(This post is not to express an opinion about whether using Awana Shares, or Bucks, or any other similar type of incentive is appropriate or not, but rather if you use them, to have you consider how you use them.)
Awana shares, Awana buck, Bible bucks, whatever you call it. If you use this incentive for children to memorize, attend, bring their Bible, and whatever you choose, you are setting up an economy for the children in your ministry. In many ministries, the sole opportunity for a child to use these dollars is for a toy, or prize. So is the sole purpose of using bucks for an incentive to use them for prizes? Is it teaching them a prosperity gospel that if we do good, then God gives us the pleasures of our heart and it is all ours to do with as we please?
Recently in the Awana club where I am serving, we began to collect an offering each week for the local Awana missionaries. What I offered the clubbers surprised many people. As I introduced the offering, I mentioned that they could give their Awana shares in the offering as well as cash. I would then take the shares that they gave and convert them into cash for the missionaries. It would not be a dollar for dollar conversion because a share/buck is never worth an actual dollar. There would be an appropriate ratio for the conversion. Yes, in this case, the money comes out of “my pocket” (other leaders joined in on this “deal”), but there is a greater lesson being taught to the children.
We teach parents about the tithe and giving to God. We may even teach the children in our ministries about giving to God; how they should take some of their allowance and give it to God, but how often do we encourage the children to give a tithe of the shares/bucks that they earn from our ministries? How often do we give them a chance to use their shares to give to the Lord? I can hear many people saying to themselves, but these shares hold no real value! But for the children, they do. We give them money (whatever you may call it) to purchase things, that is their income. Shouldn’t we be teaching them about being good stewards and about giving to God a portion of what He has given to them? If we fail to do so, are we doing them a disservice but not teaching them honor God with all we have been given?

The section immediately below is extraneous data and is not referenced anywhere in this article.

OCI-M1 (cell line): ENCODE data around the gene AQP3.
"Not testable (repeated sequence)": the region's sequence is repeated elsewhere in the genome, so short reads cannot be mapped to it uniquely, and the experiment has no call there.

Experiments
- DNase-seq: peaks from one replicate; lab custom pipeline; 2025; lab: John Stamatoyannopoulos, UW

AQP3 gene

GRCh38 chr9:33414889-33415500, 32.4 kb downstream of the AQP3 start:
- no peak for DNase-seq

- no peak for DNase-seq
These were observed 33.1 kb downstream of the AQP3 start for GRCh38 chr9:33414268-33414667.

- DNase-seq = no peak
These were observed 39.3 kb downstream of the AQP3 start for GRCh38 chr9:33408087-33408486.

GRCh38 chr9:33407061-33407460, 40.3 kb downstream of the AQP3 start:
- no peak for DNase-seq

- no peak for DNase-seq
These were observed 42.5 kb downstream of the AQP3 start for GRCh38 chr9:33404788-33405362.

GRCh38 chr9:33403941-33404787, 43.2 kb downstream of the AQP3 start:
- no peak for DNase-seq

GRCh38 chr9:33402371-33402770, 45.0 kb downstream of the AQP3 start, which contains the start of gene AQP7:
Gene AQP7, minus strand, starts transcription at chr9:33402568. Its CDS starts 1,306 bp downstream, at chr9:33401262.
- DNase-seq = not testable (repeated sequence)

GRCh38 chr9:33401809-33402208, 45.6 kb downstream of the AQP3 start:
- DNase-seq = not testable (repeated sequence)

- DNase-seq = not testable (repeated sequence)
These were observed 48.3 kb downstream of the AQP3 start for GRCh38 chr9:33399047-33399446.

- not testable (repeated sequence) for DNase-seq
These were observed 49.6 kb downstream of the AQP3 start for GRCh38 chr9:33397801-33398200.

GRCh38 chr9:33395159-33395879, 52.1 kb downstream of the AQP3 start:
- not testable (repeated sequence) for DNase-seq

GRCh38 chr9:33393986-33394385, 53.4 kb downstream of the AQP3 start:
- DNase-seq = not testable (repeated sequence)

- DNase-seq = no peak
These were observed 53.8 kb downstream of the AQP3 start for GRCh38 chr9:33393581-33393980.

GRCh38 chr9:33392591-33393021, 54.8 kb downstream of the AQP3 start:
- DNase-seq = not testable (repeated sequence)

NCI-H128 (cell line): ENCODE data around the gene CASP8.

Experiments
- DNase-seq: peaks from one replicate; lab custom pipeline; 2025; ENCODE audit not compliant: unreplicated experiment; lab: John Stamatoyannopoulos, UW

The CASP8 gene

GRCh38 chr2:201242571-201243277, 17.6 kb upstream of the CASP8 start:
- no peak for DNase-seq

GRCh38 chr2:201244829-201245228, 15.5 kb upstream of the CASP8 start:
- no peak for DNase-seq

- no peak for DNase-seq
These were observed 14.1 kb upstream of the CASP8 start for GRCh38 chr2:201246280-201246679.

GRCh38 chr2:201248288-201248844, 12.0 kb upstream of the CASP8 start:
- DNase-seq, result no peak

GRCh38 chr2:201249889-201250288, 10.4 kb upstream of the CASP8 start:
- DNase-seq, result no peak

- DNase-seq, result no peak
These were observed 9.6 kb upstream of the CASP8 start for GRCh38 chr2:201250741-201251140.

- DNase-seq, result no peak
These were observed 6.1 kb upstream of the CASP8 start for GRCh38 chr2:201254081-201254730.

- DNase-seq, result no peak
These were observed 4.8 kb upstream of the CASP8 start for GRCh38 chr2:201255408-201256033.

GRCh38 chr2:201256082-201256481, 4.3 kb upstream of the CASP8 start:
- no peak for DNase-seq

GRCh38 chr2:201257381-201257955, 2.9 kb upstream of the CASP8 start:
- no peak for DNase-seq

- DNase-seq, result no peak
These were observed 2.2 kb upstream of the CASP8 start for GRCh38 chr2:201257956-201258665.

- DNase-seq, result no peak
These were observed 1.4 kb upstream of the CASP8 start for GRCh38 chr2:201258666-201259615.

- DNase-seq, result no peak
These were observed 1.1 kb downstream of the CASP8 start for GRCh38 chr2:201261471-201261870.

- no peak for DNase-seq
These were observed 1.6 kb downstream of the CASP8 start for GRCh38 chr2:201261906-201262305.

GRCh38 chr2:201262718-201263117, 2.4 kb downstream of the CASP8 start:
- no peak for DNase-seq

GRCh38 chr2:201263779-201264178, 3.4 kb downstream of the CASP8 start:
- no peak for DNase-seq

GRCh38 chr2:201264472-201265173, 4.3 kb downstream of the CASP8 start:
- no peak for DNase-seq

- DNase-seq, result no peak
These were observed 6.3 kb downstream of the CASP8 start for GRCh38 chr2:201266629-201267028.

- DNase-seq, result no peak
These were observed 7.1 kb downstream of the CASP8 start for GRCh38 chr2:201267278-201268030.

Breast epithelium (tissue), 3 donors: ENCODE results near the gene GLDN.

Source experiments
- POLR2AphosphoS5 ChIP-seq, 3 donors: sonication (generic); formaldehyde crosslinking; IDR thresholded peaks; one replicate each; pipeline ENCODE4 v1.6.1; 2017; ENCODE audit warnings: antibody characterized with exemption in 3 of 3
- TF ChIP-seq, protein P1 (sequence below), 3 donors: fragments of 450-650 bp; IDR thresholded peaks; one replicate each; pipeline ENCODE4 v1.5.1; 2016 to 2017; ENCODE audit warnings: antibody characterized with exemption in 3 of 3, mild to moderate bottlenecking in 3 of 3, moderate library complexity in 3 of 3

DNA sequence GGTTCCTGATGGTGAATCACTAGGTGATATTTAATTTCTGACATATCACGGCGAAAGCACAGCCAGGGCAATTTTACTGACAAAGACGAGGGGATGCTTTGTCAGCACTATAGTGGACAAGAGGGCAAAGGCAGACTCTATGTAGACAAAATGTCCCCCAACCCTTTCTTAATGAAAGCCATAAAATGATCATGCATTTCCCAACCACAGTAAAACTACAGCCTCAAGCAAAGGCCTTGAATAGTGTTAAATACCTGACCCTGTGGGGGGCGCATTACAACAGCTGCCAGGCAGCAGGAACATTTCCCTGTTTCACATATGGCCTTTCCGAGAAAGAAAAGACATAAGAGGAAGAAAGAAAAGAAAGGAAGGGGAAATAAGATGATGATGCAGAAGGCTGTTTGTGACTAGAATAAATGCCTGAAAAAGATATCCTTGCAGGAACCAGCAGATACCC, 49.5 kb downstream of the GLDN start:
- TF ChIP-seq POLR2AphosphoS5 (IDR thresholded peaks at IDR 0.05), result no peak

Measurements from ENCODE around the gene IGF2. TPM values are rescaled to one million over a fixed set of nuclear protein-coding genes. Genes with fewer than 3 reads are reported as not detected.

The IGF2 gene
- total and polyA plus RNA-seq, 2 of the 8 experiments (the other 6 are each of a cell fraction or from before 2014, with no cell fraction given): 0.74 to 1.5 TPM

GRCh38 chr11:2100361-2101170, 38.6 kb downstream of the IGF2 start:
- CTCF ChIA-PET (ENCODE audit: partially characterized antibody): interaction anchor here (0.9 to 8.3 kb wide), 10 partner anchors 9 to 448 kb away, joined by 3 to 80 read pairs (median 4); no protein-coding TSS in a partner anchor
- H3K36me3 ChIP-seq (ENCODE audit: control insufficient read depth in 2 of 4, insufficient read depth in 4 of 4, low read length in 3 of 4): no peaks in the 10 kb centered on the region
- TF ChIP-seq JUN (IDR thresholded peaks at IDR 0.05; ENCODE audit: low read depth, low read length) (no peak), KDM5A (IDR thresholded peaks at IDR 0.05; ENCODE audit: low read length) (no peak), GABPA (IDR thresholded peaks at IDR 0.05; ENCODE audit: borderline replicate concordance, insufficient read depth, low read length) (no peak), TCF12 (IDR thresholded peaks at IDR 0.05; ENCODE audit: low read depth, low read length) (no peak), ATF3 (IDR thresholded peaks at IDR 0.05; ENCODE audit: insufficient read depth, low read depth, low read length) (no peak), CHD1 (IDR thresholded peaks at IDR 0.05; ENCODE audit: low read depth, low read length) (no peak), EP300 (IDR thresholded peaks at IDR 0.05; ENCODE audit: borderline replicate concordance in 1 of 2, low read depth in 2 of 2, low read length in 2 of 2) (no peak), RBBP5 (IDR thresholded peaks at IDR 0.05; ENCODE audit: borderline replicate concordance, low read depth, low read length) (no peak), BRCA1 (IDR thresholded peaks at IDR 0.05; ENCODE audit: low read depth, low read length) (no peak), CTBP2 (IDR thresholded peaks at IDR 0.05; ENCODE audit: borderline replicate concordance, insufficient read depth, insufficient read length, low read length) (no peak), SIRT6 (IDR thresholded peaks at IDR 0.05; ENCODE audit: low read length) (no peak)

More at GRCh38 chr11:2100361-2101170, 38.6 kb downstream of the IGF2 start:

So how can this be done without ruining your personal budget? If you use shares/bucks as an incentive, then you spend real money to purchase the prizes (or you have them donated). You could set up an offering basket in your store and encourage children to give there. Use the funds you would have used to purchase cheap items for the store to support a missionary or other way to give. Use the same ratio you use to determine the price of items in the store to convert back to cash. In this way, we can help teach the children in our ministries about giving back to God from our increase, whether “real” cash, or our ministry’s “fake” cash.
When I was an Awana Commander, I allowed children to use the Awana shares to purchase car kits for the Grand Prix. For some children, this is the only way that they “earn money” and so by doing things like this, it can help teach them about real money, being a good steward, and giving back to God.
So I ask….. what is your purpose for using shares, or bucks? Is it just an incentive with no further thought? Is it teaching the children that all they earn is theirs and for their pleasure? or is it teaching them that everything we receive is from God and we should give back to Him?
Is it time to re-evaluate why/how you use this incentive?